First commercial CBCT unit marketed to the dental use was introduced in Europe in 1999. Use of CBCT in oral and maxillofacial imaging was initiated in the past decade in several countries; however, in India, its use was limited due to the cost of procuring the machine. Currently, the availability of this technology is increasing in many dental institutions and diagnostic centers across the country. Thus, CBCT is providing the dental clinician a modality for 3D representation of the maxillofacial structures, which in turn has reduced the dependence on the CT and super specialty setups for 3D imaging of oral and maxillofacial region.[3],[4]

Initially, in the field of dental implantology, CBCT gained popularity for its crucial role. Currently, the utility of CBCT encompasses field orthodontics, oral and maxillofacial surgery, endodontics, temporomandibular joint (TMJ) disorders, periodontics, sleep disorders, airway analysis along with dental implantology.[2],[5],[6],[7],[8],[9]

  Two-Dimensional Imaging to Three-Dimensional Imaging in Dental Practice Top

Imaging is a very important aspect in the diagnosis and management of a patient. Although new imaging techniques have been introduced, conventional 2D radiographs such as periapical radiographs, panoramic, and occlusal remains as a commonly used modality for the primary diagnosis and treatment planning in dentistry. However, 2D imaging techniques have got limitations such as magnification, distortion, and superimposition.[10]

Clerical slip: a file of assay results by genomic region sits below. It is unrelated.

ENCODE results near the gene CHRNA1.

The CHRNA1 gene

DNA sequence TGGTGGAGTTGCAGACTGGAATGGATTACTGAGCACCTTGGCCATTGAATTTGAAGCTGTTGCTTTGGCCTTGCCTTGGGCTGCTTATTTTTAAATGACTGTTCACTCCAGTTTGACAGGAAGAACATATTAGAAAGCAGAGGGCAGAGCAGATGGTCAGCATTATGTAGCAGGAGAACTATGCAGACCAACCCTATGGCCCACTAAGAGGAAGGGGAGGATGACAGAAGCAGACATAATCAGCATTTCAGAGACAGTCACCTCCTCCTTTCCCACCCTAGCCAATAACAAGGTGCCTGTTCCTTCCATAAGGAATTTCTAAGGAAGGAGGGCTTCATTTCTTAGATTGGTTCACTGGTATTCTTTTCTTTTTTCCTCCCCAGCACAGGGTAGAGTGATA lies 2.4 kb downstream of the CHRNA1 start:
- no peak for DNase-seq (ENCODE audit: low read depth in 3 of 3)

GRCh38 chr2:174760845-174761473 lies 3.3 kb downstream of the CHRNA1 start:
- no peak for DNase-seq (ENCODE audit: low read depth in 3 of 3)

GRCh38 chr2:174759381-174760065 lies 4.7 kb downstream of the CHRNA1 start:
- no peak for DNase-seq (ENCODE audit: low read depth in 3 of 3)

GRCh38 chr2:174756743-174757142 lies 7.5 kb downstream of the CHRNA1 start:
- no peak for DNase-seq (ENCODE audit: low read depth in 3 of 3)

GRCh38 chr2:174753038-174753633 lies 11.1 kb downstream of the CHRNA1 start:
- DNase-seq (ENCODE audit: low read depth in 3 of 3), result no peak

Multiplanar imaging has provided the best diagnostic approach for dental practitioners. The volume of data that is acquired during a CBCT scan is stored, reformatted, and realigned. Several different types of images can be synthesized according to the requirements of the diagnostician. Elimination of superimposition of the area under investigation with other neighboring structures is the major advantage of CBCT imaging compared to the 2D imaging. With multiplanar imaging, images can be recreated in different planes (flat or curved). Images can be displayed in axial, sagittal, coronal views, panoramic reconstruction, cross-sectional views, and 3D reconstructions. They can also be visualized in corrected views for diagnosis of specific areas like the TMJ all of which increases the diagnostic efficiency in an unparalleled way.[11],[12]

  Conventional Computed Tomography to Cone-Beam Computed Tomography Top

CBCT is a preferred substitute for conventional CT for diagnosis and treatment planning of most of the oral and maxillofacial lesions. It have several advantages over the conventional CT such as it reduces the dependability on medical setup for imaging, generates a very low amount of radiation, cost factor, rapid scan time, display modes unique to maxillofacial imaging, it allows modification of the visual field, provides a high resolution with voxel size range of 0.076–0.4 mm, reduces artifacts caused by metals in conventional CT. The equipment design is more ergonomic, easier to use, image distortion is minimal, and the images are compatible with other planning and simulation software due to their DICOM format.[12],[13] However, in certain conditions where contrast is required, contrast-enhanced computed tomography is indicated. CT is also preferred for accurate estimation of the Hounsfield units and imaging of larger area.